Sonar Enhanced Treadmill Emulates Real Experience of Walking, Running, Jogging

Many of us who attend gyms or own our own treadmills don’t look forward to their use. The experience can be awkward – from programmed pace and elevation changes or the jarring nature of simply trying to change one’s pace – treadmills, while convenient, don’t offer a realistic experience.

At the Ohio State University exercise researchers think they have this inconvenience of this modern convince figured out. They’ve developed a treadmill that uses sonar to automatically adjust the speed of the treadmill based on how far back the running is on the treadmill. If one slows down and moves toward the back the treadmill slows down, likewise if one speeds up and moves forward the treadmill increases in speed.

The new treadmill was first revealed by its creators, Associate Professor of Kinesiology and Assistant Professor of Northern Kentucky University Corey Scheadler (former OSU graduate student) in a study published in the journal Medicine & Science in Sports and Exercise.

Perhaps most interestingly, the duo used everyday ingenuity and widely available products to build their prototype. They began with an everyday sonar range finder, which is used to measure the distance between an object and the sonar device. They attached it to a micro-controller and a computer, which was connected to the circuits in the treadmill.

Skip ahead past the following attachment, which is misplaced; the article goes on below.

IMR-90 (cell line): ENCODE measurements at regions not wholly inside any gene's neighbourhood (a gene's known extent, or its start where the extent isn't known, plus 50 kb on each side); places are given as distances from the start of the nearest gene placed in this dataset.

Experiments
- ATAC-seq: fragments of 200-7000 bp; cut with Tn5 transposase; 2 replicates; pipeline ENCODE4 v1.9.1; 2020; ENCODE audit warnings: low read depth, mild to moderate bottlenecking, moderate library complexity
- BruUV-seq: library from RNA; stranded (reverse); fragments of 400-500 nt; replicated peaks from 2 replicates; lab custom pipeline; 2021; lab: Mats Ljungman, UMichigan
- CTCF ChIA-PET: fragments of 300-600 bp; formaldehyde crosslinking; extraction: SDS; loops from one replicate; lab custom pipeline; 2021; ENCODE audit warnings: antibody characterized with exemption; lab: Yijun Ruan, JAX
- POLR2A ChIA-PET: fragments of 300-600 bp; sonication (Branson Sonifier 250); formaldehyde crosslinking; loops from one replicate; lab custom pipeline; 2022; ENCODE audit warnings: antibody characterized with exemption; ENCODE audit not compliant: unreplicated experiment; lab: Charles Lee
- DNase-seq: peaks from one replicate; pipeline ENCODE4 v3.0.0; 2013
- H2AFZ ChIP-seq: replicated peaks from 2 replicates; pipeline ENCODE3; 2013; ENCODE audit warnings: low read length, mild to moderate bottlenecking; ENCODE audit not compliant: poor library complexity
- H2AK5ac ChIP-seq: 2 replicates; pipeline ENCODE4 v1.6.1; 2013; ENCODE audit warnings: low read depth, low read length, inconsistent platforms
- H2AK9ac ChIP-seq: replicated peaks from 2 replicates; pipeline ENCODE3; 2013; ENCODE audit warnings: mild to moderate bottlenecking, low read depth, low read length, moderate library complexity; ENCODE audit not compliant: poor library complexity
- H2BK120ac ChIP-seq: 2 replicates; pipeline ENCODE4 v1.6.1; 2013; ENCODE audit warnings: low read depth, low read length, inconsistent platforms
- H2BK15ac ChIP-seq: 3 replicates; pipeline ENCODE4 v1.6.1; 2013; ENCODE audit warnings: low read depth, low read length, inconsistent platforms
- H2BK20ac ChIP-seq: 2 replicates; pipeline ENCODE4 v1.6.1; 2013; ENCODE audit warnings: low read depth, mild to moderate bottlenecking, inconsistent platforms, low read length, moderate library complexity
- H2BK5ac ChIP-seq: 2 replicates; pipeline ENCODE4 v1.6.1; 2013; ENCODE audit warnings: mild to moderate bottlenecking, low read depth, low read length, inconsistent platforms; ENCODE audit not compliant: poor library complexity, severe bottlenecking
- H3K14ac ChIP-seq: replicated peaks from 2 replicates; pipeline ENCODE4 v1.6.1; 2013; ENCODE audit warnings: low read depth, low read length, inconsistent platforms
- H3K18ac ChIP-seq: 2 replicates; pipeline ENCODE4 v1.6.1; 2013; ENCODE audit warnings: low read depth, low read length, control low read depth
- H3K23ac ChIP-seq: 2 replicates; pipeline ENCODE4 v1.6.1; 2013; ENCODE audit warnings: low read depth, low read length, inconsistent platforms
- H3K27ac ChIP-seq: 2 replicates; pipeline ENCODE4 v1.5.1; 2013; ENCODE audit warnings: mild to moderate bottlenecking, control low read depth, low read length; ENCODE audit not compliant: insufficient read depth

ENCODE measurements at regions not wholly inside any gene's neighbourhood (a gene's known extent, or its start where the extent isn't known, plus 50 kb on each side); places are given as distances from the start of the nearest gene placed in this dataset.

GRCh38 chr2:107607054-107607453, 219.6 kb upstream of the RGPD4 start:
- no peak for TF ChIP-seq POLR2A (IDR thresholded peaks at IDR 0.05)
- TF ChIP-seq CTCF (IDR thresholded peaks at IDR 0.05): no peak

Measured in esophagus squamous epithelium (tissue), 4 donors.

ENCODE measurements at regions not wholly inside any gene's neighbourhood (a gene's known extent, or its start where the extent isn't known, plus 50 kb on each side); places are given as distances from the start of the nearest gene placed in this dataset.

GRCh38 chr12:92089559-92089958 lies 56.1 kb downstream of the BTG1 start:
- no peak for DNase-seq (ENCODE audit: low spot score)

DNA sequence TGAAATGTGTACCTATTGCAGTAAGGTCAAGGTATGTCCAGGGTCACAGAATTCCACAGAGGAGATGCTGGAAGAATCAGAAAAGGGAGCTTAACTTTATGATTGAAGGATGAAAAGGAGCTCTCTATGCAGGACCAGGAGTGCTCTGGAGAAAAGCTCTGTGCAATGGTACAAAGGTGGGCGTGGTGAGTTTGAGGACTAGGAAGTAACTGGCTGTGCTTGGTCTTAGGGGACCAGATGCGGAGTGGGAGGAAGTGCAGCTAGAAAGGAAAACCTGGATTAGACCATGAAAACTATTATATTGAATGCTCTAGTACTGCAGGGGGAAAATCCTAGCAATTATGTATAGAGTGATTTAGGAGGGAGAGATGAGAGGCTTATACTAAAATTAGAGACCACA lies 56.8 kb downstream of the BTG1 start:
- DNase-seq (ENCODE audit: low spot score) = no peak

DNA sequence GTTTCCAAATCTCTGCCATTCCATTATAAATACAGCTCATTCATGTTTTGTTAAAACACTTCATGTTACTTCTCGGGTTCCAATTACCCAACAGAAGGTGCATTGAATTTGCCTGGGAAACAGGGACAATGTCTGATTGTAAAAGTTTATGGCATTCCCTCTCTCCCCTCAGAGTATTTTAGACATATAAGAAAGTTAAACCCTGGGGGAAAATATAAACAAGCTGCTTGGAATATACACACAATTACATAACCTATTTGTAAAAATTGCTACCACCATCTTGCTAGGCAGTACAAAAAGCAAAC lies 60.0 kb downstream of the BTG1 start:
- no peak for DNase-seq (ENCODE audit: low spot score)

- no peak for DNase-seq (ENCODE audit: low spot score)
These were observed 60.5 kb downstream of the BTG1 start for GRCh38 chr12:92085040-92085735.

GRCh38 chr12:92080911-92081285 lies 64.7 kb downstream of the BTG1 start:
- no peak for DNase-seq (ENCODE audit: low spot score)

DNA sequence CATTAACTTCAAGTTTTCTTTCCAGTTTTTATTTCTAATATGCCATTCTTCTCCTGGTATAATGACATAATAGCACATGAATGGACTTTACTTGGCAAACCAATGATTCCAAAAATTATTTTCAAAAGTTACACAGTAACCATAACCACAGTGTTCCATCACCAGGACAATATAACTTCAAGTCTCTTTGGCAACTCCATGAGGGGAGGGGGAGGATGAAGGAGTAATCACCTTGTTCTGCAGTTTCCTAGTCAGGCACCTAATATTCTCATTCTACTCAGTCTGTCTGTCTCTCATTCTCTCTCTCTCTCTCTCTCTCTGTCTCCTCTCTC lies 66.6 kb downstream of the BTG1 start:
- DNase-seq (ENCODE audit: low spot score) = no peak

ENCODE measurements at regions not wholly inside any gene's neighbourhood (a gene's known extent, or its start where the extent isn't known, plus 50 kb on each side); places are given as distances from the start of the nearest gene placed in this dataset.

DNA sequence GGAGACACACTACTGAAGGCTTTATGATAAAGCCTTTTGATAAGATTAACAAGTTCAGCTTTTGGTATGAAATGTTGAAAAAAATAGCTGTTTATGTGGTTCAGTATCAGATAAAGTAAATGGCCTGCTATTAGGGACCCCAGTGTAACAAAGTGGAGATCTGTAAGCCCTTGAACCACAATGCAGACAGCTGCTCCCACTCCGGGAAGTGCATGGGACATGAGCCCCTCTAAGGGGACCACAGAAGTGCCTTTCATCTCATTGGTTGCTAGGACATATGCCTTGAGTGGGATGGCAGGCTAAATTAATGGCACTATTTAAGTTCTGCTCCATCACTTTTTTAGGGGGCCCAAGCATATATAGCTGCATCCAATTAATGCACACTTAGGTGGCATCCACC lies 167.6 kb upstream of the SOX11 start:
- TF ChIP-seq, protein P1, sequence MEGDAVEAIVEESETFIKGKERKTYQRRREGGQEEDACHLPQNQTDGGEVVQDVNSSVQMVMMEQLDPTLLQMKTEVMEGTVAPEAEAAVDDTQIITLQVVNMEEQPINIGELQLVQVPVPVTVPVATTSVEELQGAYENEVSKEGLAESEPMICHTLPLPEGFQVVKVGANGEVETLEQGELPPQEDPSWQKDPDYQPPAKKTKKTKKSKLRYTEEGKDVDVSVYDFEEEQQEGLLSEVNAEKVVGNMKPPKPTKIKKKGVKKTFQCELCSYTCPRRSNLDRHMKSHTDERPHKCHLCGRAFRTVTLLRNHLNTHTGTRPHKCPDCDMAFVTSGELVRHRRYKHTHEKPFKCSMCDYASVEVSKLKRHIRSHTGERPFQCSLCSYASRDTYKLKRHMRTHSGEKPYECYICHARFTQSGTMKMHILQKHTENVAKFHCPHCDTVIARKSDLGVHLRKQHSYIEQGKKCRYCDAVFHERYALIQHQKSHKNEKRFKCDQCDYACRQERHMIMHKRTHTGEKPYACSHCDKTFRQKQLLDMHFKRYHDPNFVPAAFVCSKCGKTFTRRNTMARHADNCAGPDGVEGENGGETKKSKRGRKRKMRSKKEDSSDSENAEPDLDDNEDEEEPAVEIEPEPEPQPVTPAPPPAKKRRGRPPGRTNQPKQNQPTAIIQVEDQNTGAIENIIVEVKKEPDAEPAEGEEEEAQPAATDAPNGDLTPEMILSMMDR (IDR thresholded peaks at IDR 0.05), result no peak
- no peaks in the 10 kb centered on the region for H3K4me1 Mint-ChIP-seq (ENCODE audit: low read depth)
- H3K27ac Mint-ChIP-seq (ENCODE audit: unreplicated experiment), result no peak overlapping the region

The sonar is set up behind the treadmill and aimed at the runner’s back, just between the shoulder blades.

When the runner is in the center of the running belt (measured from front to back), the speed of the treadmill stays the same. If the sonar senses that the runner is running further forward, that tells the device the runner is picking up speed and the sonar microcontroller sends a signal to the treadmill to speed up the belt in varying increments of speed. The speed increases until the runner returns to the middle of the belt.

If the sonar senses the runner is getting closer to the device, a signal tells the treadmill to slow down until the runner returns to the middle.

While some gym owners are probably impatiently awaiting a commercial version of this treadmill, researchers see its value as a data collecting device in the realm of exercise science.

Weird Science: The Way We Walk

In 2000, charity participants took the first walk over the newly opened London Millennium Footbridge. As they walked their feet synchronized and the natural side-to-side motion caused the bridge to sway—much to the dismay of the walkers. Officials closed the footbridge until 2002 while they made modifications to stop the swaying.

Obviously the charity participants were frightened, but in a sense they brought it on themselves: because walking on a swaying surface takes about 5% less energy than walking on a stationary surface.

Ohio State University researchers wanted to look into the human behavior side of this equation. Why is it that, consciously or unconsciously, the charity participants fell into the same way of walking and kept walking that way as the bridge swayed beneath them?

The study found that when a few people walked on such a surface as the bridge, the optimal way to walk was without shaking it. Add enough people and the group will make the bridge sway to lower the group’s energy cost.

The research team is trying to discover a complete theory of why we walk the way we do. Unsurprisingly they found that stability is always the first concern, but the next priority is conserving energy despite the situation. The team has jokingly named it “the principle of maximum laziness” as their working theory suggests people usually adjust things like cadence or length and width of strides to save even a tiny it of energy.


Jody Victor